June 24th, 2013 by
By Fran Litterio
A skeuomorph is a physical or digital design element that resembles another material or technique. It’s an ornament unnecessary to the operation of the object or software, but exists to create a sense of comfort or impart a sense of elevated status.
Does your calendar app turn pages like a paper calendar? Does your email program show envelopes with stamps on them? Does your smartphone lay out its dial-pad like a touch-tone telephone or emit a shutter click sound when you take a picture? These are all examples of skeuomorphism. You’ll find it the non-digital realm too: spokes on hubcaps, an LED temperature gauge shaped like a glass thermometer, aerodynamic fins on cars.
Steve Jobs was a fan of skeuomorphism. Under his direction, Apple software sported brushed metal textures, and the iPhone user interface was flush with skeuomorphs. Jonathan Ive, Apple’s current Senior VP of Design, finds it distasteful and is moving the company away from it.
I propose that software design has its own kind of skeuomorphism. When a software developer creates a linked list of data items, it has no metal links as in a chain. A CPU clock tick does not, in fact, make a ticking sound. A semaphore isn’t anything like a signalman waving flags around to communicate between naval vessels. A binary tree has a root, branches, and leaves, but it’s not really a … well, you get the point.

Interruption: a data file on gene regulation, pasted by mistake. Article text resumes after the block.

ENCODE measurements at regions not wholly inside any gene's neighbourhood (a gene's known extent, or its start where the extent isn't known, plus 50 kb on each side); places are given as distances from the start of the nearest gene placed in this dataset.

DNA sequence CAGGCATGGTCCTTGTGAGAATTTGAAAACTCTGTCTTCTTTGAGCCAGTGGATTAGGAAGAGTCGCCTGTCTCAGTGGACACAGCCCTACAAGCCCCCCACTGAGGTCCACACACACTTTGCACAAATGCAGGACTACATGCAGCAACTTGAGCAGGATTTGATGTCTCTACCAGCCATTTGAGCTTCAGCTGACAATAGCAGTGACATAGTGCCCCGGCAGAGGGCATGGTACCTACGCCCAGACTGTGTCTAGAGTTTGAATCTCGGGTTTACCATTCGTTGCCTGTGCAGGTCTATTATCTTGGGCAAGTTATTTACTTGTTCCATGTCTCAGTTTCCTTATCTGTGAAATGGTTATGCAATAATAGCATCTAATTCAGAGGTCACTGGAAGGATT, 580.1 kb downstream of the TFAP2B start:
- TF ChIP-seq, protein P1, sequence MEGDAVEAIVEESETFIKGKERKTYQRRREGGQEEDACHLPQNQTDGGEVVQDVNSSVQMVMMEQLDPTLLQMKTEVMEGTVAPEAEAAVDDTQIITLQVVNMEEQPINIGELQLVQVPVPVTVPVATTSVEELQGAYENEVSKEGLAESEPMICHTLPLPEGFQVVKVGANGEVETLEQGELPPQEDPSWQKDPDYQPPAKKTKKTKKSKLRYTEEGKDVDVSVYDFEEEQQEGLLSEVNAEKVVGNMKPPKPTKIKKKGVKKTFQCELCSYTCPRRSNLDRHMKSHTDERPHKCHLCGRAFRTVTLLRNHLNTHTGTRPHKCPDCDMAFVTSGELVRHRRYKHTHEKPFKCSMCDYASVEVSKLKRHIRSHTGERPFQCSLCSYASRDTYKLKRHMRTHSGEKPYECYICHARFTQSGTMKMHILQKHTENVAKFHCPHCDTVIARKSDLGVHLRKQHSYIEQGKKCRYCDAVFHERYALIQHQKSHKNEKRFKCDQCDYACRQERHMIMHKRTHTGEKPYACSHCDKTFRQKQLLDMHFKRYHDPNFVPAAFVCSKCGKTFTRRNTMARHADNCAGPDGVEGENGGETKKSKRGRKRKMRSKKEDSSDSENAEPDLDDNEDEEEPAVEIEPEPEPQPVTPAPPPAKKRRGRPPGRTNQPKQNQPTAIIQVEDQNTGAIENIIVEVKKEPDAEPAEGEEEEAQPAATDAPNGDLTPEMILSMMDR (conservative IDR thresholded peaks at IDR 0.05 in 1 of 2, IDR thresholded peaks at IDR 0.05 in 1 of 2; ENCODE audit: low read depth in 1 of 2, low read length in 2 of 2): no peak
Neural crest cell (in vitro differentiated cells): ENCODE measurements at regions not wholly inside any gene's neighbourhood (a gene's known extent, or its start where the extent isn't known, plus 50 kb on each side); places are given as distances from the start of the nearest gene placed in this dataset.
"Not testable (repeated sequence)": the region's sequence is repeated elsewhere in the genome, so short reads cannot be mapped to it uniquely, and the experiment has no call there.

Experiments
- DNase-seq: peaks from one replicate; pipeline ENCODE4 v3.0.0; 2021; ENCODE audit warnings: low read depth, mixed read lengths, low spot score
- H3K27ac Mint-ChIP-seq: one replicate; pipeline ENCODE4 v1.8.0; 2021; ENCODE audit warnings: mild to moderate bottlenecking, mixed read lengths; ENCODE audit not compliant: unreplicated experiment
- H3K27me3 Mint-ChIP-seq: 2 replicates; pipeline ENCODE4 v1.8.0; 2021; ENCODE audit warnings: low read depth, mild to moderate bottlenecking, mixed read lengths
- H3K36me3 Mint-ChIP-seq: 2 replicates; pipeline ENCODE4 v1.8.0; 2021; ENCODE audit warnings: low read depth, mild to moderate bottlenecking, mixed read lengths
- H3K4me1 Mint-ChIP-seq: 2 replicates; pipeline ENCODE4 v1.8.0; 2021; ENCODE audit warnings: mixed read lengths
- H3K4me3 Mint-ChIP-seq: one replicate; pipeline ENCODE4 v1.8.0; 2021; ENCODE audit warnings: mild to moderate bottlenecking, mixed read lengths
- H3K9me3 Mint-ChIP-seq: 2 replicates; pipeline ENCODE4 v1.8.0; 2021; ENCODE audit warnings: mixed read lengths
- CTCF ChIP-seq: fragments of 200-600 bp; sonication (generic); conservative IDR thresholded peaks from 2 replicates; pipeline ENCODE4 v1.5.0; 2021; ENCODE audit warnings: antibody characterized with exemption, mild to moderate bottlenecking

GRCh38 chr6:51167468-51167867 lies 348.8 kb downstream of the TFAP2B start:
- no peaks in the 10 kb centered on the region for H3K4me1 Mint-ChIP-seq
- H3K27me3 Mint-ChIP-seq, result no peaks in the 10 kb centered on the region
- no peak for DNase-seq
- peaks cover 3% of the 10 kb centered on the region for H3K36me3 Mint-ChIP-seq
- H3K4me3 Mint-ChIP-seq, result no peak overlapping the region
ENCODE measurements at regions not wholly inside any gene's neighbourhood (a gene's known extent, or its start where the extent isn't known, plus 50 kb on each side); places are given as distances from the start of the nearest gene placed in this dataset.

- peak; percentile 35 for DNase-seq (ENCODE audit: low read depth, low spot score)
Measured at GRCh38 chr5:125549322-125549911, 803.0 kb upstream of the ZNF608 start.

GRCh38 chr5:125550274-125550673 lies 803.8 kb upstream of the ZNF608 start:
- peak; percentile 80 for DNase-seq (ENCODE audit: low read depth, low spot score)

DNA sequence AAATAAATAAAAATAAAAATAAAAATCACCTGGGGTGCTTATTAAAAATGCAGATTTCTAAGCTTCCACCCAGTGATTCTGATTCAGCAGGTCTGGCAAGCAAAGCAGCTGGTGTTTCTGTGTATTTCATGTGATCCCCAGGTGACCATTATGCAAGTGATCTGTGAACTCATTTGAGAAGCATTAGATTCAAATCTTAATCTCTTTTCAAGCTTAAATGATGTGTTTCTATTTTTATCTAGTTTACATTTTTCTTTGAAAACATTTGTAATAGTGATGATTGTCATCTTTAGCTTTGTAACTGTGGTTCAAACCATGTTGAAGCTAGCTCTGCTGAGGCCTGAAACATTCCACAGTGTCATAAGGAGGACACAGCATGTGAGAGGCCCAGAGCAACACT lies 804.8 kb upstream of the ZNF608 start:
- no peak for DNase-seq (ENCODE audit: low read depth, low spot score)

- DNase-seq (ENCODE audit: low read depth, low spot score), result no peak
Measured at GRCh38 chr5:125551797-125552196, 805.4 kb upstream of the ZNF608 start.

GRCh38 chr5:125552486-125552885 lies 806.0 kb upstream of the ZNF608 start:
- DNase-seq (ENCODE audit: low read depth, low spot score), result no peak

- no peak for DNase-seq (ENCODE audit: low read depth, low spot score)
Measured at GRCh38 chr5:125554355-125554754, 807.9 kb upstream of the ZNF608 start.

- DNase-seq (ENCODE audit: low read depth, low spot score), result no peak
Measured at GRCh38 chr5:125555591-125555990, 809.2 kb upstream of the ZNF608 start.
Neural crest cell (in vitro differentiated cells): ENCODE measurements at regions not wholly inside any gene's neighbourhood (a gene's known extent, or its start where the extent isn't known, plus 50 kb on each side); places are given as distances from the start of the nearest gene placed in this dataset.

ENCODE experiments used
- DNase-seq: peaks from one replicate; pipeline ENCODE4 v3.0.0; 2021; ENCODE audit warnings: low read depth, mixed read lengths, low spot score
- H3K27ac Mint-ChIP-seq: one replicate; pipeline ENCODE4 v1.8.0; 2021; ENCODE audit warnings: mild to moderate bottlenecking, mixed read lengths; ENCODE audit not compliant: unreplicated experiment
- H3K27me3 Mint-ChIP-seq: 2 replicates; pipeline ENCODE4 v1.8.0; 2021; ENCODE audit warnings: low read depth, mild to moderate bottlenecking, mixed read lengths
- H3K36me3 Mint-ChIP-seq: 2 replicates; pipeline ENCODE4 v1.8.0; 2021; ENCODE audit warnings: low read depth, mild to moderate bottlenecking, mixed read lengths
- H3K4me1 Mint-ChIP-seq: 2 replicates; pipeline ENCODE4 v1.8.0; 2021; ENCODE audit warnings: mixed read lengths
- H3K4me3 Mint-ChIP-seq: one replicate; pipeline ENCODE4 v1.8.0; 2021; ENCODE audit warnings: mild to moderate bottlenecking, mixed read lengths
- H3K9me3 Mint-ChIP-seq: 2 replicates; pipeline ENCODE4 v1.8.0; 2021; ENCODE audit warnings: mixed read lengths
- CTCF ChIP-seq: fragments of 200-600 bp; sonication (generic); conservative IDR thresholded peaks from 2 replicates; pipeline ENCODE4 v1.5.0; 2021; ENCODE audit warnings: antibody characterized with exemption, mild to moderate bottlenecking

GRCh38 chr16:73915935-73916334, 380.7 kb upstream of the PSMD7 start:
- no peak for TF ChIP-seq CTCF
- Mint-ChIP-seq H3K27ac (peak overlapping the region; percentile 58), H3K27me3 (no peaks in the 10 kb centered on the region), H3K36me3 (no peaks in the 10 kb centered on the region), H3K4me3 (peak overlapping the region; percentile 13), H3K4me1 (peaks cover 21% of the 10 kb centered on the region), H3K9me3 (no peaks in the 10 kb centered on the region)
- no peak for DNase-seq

If Apple’s chief of design wants to scrub skeuomorphism from one of the world’s most widely-used graphical user interfaces, why don’t we software developers do the same in our design patterns? I propose the answer is simple: skeuomorphism in software design helps developers visualize and manage complexity — and, in software, complexity is the enemy. It’s the source of bugs, makes maintenance difficult, and makes software hard to use.
Imagine developing a real-time operating system. Trust me, it’s complex. Skeuomorphs help us manage that complexity. For instance, we speak of a thread having an affinity to a processor. Threads? What does sewing have to do with software? Affinity is an emotion. Yet, it’s an elegant way to express the idea that the elemental schedulable entity in a process always executes on a given processor.
In an SMP environment, code executing on one processor must sometimes execute a memory barrier instruction to flush cache, write buffers and prevent the processor from reordering write operations from across the barrier. Memory barriers are a key part of every operating system’s synchronization primitives — but there’s no physical barrier anywhere. It’s a design skeuomorph that helps developers create a mental model of very complex software.
Unlike Jonathan Ive, I come not to bury skeuomorphism but to praise it. It has a long tradition of value to software developers who desperately need to manage complexity. I have only one exception: can we finally stop using a floppy disk icon to mean “Save this document”? That particular skeuomorph’s time has passed.